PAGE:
Toddlers and young children Adjustable straps may be too small for the monitors to be securely fit on the dedicated body part(s). Consider safety of attachment mechanism (should not be able to be removed by toddlers or young children).
Adolescents Size, design and comfort of monitors may negatively affect compliance.
Adults Size, design and comfort of monitors may negatively affect compliance.
Older Adults Wearing the monitor (components) on the dedicated body part(s) may be problematic.
Ethnic groups Wearing the monitor (components) on the dedicated body part(s) may be problematic.
Other Consider safety of attachment mechanism (should not be able to be removed by infant).
  • It is essential to check if participants are allergic to metal since some individuals may experience some skin irritation if device has metal electrodes designed to be in contact with the skin
  • Data should be processed using methodology that is fit for purpose; this may involve decisions on which versions of manufacturer software and algorithms to use to obtain estimates of activity parameters
  • Participants should be instructed to clean any electrodes using wet wipes or alcohol swaps when there is too much dirt on them
  • Multi-sensor monitors
  • Sufficient computers or laptops are required to initialise and download the monitors
  • Additional docking stations may be needed to recharge the monitors
  • In the field, attention must be paid to the logistics of distributing and collecting and re-distributing the monitors
  • Data storage

A method specific instrument library is being developed for this section. In the meantime, please refer to the overall instrument library page by clicking here to open in a new page.

References

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  2. Backlund C, Sundelin G, Larsson C. Validity of armband measuring energy expenditure in overweight and obese children. Medicine and Science in Sports and Exercise. 2010;42(6):1154-61.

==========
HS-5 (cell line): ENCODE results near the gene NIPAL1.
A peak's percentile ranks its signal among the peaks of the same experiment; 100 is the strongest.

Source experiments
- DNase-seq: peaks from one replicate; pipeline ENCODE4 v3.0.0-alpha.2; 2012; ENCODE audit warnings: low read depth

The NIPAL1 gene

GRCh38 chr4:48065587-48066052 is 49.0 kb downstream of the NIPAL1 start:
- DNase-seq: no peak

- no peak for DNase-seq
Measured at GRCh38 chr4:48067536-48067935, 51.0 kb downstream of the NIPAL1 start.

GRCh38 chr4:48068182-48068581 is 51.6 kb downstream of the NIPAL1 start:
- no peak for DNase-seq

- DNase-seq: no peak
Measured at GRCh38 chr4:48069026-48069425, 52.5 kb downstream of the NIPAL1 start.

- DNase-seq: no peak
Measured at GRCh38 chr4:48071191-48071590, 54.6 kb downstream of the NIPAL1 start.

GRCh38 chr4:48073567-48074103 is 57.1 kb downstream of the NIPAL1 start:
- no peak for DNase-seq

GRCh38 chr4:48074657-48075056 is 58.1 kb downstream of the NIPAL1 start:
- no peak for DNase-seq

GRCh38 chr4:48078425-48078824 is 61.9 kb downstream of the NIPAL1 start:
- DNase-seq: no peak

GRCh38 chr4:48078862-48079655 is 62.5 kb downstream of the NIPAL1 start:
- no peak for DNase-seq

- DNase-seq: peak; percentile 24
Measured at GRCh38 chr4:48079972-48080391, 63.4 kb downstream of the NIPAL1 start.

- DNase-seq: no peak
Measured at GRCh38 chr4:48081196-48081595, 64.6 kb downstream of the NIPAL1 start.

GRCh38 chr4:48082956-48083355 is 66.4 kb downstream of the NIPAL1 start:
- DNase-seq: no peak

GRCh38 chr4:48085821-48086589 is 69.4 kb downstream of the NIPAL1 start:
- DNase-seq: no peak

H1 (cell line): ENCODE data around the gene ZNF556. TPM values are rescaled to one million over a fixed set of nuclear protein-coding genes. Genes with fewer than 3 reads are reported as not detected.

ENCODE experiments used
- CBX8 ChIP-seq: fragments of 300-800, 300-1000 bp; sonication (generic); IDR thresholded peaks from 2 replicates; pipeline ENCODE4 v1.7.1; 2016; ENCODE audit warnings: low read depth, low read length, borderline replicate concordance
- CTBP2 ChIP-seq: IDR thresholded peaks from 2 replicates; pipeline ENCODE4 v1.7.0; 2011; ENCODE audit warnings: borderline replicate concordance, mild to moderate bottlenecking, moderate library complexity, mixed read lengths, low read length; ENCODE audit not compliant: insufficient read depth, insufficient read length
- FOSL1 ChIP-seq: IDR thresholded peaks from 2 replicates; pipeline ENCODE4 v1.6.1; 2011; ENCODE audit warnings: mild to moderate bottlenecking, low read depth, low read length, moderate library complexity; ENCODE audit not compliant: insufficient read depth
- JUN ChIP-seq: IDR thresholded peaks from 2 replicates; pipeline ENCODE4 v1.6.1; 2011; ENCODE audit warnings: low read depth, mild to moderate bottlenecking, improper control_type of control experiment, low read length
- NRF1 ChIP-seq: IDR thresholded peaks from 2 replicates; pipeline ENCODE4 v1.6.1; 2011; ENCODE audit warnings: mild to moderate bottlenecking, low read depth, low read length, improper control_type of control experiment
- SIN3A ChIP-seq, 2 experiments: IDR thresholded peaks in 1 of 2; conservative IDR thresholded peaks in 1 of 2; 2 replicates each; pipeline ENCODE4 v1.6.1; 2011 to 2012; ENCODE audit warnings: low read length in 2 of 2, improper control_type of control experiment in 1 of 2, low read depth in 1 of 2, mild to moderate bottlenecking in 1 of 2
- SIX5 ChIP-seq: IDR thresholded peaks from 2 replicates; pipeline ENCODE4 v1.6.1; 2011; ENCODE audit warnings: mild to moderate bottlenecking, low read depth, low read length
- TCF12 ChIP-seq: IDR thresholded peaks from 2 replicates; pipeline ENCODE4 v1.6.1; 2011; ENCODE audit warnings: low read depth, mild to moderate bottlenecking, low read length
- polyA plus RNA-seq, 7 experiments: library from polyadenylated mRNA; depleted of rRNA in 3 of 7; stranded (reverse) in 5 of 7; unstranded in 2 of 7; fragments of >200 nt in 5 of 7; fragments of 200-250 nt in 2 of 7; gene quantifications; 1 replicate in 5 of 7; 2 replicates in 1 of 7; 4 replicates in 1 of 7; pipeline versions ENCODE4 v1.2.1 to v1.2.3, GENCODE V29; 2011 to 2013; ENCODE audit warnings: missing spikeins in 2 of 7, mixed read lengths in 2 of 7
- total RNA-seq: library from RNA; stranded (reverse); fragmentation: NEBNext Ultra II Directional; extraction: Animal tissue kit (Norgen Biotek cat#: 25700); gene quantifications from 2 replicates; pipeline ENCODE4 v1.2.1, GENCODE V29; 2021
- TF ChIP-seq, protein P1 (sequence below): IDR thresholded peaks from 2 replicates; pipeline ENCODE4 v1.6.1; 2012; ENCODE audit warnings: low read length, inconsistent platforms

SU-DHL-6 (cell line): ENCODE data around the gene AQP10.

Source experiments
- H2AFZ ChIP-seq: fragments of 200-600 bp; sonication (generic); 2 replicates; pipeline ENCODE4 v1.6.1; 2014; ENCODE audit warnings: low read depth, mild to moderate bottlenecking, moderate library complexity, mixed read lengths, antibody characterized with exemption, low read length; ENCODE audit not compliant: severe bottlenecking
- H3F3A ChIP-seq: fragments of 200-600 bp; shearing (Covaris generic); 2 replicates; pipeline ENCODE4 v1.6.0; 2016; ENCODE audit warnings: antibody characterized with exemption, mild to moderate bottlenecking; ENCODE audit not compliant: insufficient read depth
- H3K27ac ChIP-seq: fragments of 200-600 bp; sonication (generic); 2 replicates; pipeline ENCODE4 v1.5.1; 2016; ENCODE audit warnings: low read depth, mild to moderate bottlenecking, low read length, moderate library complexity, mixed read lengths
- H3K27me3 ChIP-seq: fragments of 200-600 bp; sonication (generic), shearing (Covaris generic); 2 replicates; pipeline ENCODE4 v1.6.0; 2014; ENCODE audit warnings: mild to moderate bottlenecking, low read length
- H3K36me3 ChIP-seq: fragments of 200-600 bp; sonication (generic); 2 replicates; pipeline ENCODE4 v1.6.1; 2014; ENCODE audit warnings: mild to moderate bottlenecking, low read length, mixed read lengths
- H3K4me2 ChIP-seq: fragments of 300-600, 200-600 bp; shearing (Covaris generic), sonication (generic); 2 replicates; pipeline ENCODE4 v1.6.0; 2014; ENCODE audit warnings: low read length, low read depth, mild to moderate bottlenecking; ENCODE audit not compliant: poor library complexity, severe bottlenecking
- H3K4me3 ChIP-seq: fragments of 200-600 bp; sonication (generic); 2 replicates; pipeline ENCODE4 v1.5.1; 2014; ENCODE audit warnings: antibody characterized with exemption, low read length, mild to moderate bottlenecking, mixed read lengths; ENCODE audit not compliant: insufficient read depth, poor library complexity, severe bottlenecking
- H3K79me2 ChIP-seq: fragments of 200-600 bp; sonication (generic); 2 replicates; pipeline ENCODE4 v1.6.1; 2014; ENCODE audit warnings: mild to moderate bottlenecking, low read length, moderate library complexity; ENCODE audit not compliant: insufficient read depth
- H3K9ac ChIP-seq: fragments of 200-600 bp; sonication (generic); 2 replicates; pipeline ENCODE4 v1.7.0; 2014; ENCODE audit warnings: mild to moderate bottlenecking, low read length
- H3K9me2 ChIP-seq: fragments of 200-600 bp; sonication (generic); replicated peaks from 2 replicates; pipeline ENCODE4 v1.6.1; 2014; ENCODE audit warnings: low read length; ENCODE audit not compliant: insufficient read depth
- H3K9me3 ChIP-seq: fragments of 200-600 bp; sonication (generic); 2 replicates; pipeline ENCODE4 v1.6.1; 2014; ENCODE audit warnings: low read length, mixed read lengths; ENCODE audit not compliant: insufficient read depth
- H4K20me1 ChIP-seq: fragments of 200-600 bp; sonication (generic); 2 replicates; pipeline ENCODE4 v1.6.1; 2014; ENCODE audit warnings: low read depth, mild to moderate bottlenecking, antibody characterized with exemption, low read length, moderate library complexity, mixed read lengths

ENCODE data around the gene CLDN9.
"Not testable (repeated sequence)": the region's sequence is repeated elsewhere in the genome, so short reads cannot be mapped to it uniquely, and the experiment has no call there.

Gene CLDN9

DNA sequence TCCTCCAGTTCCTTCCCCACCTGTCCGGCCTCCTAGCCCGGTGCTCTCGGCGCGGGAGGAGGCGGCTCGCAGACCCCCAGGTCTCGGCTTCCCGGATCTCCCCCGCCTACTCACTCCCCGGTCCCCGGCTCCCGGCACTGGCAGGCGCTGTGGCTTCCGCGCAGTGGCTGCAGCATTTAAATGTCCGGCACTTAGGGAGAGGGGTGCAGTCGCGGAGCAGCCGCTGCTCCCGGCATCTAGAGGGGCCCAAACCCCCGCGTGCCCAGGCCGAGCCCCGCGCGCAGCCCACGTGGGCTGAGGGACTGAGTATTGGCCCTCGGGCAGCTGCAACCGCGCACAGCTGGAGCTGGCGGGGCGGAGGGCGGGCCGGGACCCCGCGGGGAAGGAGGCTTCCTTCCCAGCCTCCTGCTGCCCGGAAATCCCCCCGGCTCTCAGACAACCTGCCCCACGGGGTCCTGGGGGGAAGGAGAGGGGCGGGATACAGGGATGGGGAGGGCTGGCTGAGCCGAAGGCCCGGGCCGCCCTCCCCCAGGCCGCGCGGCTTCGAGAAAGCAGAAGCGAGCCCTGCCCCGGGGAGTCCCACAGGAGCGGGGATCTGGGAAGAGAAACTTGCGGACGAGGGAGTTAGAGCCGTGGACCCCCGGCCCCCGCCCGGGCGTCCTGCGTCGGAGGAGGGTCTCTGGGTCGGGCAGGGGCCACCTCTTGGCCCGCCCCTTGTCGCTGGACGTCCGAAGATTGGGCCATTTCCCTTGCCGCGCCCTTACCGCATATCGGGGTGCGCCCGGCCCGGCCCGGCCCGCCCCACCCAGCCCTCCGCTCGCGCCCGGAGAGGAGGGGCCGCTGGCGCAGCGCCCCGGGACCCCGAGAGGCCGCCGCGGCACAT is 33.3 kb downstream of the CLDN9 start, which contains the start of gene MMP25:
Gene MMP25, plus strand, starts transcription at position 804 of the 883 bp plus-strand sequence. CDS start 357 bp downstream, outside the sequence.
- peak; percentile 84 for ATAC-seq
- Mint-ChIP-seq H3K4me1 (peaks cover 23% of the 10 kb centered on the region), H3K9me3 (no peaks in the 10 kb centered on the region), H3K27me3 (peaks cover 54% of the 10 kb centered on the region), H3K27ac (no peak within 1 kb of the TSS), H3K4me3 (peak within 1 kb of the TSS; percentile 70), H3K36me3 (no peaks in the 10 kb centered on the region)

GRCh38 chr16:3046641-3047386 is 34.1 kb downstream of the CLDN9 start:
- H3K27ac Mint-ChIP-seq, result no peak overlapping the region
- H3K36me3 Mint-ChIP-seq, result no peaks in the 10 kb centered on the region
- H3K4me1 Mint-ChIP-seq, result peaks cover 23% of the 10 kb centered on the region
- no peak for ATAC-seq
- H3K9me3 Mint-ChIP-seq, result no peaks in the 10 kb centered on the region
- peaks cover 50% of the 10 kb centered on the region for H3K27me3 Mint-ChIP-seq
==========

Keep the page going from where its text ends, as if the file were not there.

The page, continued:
3. Banos O, Villalonga C, Damas M, Gloesekoetter P, Pomares H, Rojas I. Physiodroid: Combining wearable health sensors and mobile devices for a ubiquitous, continuous, and personal monitoring. ScientificWorldJournal. 2014;2014:490824.
  4. Calabro MA, Kim Y, Franke WD, Stewart JM, Welk GJ. Objective and subjective measurement of energy expenditure in older adults: A doubly labeled water study. European Journal of Clinical Nutrition. 2015;69(7):850-5.
  5. Calabro MA, Kim Y, Franke WD, Stewart JM, Welk GJ. Objective and subjective measurement of energy expenditure in older adults: A doubly labeled water study. Eur J Clin Nutr. 2015;69(7):850-5.
  6. Calabro MA, Stewart JM, Welk GJ. Validation of pattern-recognition monitors in children using doubly labeled water. Med Sci Sports Exerc. 2013;45(7):1313-22.
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  8. Chowdhury EA, Western MJ, Nightingale TE, Peacock OJ, Thompson D. Assessment of laboratory and daily energy expenditure estimates from consumer multi-sensor physical activity monitors. PLOS ONE. 2017;12(2):e0171720.
  9. Cvetkovic B, Milic R, Lustrek M. Estimating energy expenditure with multiple models using different wearable sensors. IEEE J Biomed Health Inform. 2016;20(4):1081-7.
  10. D'Angelo LT, Weber S, Honda Y, Thiel T, Narbonneau F, Luth TC. A system for respiratory motion detection using optical fibers embedded into textiles. Conf Proc IEEE Eng Med Biol Soc. 2008;2008:3694-7.
  11. Grossman P. The lifeshirt: A multi-function ambulatory system monitoring health, disease, and medical intervention in the real world. Stud Health Technol Inform. 2004;108:133-41.
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  13. Lee JM, Kim Y, Bai Y, Gaesser GA, Welk GJ. Validation of the sensewear mini armband in children during semi-structure activity settings. J Sci Med Sport. 2014.
  14. Mackey DC, Manini TM, Schoeller DA, Koster A, Glynn NW, Goodpaster BH, et al. Validation of an armband to measure daily energy expenditure in older adults. J Gerontol A Biol Sci Med Sci. 2011;66(10):1108-13.
  15. Pandian PS, Mohanavelu K, Safeer KP, Kotresh TM, Shakunthala DT, Gopal P, et al. Smart vest: Wearable multi-parameter remote physiological monitoring system. Med Eng Phys. 2008;30(4):466-77.
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  17. Sazonova N, Browning RC, Sazonov E. Accurate prediction of energy expenditure using a shoe-based activity monitor. Med Sci Sports Exerc. 2011;43(7):1312-21.
  18. Strath SJ, Brage SR, Ekelund ULF. Integration of physiological and accelerometer data to improve physical activity assessment. Medicine & Science in Sports & Exercise. 2005;37(Supplement):S563-S71.
  19. Welk GJ, Kim Y, Stanfill B, Osthus DA, Calabro AM, Nusser SM, et al. Validity of 24-h physical activity recall: Physical activity measurement survey. Med Sci Sports Exerc. 2014.